During the 1970s, a number of my close family members died over six summers. The last of them was my two-day-old baby. It was a long time ago, but it’s been the hardest thing life has ever dealt me. I believe that this loss allowed me to develop true empathy for others.

The loss I’m now experiencing has come in stages, as my elderly mother deteriorates slowly from Alzheimer’s disease. Each year she seems to go to a new stage, plateauing there for quite a while, eventually shifting mentally and physically into a different phase. Then we have to learn how to meet her in that place.

Sometimes our loved ones leave us quite quickly, and some go slowly over many years as my mom has done. However they leave, it’s hard for those of us left behind to come to terms with their passing.

When we’re grieving, our own needs must be a priority on all levels. In the first days and weeks, we’re in shock, going through our days automatically. Often, we forget to look after ourselves in the most basic of ways, particularly when we’ve been caregivers who have put our parent or other relative’s needs first for a long time. The numbness gradually gives way to a realisation that our lives have changed. We may wonder who we will become and what we will do with ourselves now that our loved one has died.

It’s important to boost our self-care, looking after those important basics that feed us in body, mind and spirit. Simple things like eating small amounts of food regularly, drinking plenty of water, getting some fresh air and gentle exercise, reading our favourite uplifting books or poems make a significant difference.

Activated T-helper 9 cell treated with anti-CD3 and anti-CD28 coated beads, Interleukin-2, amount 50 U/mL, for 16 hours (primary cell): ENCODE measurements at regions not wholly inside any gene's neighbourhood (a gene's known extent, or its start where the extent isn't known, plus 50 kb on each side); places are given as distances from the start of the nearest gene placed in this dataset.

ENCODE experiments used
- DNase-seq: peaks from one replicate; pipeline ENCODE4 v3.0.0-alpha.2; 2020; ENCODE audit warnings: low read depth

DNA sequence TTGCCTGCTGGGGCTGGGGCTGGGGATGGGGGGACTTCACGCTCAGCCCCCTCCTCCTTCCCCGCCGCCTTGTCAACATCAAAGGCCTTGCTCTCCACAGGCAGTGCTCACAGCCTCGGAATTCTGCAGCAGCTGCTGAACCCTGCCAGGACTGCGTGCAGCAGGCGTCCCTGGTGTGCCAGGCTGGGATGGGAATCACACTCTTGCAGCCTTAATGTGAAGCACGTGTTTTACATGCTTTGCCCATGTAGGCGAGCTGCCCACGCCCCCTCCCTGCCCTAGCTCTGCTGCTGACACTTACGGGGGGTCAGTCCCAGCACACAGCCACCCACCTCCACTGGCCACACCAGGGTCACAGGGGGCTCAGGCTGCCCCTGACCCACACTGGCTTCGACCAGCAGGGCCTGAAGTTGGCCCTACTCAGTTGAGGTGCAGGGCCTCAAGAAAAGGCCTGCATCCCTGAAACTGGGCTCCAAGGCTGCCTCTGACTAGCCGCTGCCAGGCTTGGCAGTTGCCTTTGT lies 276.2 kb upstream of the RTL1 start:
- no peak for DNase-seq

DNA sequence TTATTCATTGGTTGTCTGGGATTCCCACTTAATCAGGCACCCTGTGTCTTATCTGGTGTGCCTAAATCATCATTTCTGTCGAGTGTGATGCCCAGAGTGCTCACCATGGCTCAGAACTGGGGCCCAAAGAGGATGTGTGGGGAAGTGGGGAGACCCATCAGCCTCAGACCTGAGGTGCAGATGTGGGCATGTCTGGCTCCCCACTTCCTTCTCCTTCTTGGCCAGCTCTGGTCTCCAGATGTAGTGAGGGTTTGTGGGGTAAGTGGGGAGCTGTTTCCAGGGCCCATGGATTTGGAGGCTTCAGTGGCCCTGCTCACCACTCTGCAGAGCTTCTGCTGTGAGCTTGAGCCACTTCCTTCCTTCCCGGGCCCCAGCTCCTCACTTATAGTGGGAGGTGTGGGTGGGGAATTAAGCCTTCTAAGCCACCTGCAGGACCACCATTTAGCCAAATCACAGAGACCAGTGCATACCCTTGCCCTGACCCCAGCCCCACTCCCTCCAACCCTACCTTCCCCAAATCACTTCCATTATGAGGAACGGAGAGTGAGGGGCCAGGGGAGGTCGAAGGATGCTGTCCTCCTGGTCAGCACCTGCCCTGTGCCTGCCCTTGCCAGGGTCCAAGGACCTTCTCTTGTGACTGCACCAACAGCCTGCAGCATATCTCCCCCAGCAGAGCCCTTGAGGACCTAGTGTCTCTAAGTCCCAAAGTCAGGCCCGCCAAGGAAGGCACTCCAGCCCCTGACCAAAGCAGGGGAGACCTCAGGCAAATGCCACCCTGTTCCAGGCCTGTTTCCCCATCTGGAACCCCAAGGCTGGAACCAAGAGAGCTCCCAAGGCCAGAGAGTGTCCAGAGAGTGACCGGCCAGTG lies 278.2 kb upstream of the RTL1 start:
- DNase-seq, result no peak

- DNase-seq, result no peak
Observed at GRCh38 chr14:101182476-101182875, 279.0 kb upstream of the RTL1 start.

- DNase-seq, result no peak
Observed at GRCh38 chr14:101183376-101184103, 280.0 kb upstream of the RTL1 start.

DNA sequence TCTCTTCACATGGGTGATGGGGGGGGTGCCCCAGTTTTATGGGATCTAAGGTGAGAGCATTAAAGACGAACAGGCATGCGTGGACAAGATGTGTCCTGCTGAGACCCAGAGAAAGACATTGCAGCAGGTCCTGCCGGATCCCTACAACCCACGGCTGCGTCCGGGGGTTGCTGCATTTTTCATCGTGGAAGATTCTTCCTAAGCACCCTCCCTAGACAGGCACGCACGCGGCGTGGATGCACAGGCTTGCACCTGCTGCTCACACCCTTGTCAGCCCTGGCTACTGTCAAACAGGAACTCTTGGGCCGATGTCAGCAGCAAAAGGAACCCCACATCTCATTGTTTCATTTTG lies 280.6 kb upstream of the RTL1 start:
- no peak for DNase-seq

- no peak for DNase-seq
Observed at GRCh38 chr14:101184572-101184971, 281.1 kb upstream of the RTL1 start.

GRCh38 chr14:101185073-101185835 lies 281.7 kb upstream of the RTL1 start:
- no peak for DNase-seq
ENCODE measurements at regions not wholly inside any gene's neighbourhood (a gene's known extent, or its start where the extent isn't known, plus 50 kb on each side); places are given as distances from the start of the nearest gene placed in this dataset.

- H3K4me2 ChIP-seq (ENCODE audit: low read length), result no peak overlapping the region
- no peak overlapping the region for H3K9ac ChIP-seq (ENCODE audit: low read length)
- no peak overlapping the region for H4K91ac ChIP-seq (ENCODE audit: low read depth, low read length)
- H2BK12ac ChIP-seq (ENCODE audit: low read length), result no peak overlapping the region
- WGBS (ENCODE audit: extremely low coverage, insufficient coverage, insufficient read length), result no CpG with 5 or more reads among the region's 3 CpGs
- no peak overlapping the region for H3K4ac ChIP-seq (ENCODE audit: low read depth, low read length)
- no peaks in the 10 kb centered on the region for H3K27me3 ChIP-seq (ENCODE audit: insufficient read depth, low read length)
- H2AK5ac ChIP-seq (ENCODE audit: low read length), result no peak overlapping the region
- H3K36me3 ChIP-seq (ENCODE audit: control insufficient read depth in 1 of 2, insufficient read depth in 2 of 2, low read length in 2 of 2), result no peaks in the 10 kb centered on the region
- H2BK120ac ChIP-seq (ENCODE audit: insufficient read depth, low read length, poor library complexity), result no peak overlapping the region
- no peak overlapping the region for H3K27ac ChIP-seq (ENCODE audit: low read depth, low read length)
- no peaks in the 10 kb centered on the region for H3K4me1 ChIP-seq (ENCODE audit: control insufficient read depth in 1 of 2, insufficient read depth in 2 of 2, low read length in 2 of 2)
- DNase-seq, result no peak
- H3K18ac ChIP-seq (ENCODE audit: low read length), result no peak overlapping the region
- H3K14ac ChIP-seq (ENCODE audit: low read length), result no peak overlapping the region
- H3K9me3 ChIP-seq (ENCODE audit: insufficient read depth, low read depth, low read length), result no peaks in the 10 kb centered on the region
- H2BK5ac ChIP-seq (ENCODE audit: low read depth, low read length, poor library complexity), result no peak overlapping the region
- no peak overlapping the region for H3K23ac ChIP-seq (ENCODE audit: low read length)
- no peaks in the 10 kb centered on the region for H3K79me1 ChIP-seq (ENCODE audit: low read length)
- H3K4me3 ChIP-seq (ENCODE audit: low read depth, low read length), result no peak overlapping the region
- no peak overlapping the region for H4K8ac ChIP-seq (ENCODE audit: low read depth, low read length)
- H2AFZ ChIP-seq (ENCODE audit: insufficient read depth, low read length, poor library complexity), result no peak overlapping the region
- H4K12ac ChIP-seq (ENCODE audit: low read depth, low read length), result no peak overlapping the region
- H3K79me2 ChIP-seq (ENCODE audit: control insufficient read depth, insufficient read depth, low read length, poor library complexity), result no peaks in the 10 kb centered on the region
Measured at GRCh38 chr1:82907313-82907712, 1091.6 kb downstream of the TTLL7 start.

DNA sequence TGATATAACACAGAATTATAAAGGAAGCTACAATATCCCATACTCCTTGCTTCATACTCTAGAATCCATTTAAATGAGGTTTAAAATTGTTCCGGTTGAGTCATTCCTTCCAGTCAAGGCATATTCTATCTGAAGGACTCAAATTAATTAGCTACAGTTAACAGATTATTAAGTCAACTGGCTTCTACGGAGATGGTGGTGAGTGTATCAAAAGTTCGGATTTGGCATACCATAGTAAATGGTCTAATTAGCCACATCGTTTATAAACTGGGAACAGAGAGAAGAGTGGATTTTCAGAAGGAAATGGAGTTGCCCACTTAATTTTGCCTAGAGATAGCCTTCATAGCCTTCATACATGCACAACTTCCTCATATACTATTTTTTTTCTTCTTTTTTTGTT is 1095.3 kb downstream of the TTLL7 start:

Check in with yourself often to see what you need. Every 15 minutes is a schedule that works well. Take tiny turtle steps such as dressing neatly, walking down the block, having a friend in for a cup of tea or going out for a short visit.

There is no fixed timetable or method for grieving, and don’t believe anyone who tells you otherwise. We will find our own unique way of healing when we give ourselves the gift of time. In the peace and quiet the answers will come to us.

Strong personal boundaries are crucial right now and we have the right to set them. It’s not possible or reasonable to go out of our way to help others during this time.  While we may not be able to put our own needs first all the time, it’s a good goal to aim for. A small group of safe, trusted friends, family, and perhaps a counsellor or coach will give us the support we need and honest feedback from time to time if necessary.

Care for and honour yourself and you will slowly begin to come out of the dark and into the brightness of day again.

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Ellen Besso

Ellen Besso holds a Master of Arts degree in Counseling Psychology, is a Martha Beck Certified Coach and a Registered Clinical Counselor. She specializes in helping women access their joy and passion as they navigate the challenges of midlife, including caring for their elders. a href=https://www.opentohope.com/2009/09/17/ellen-besso-helping-others-after-loss/>To Listen to Ellen on Open to Hope Radio

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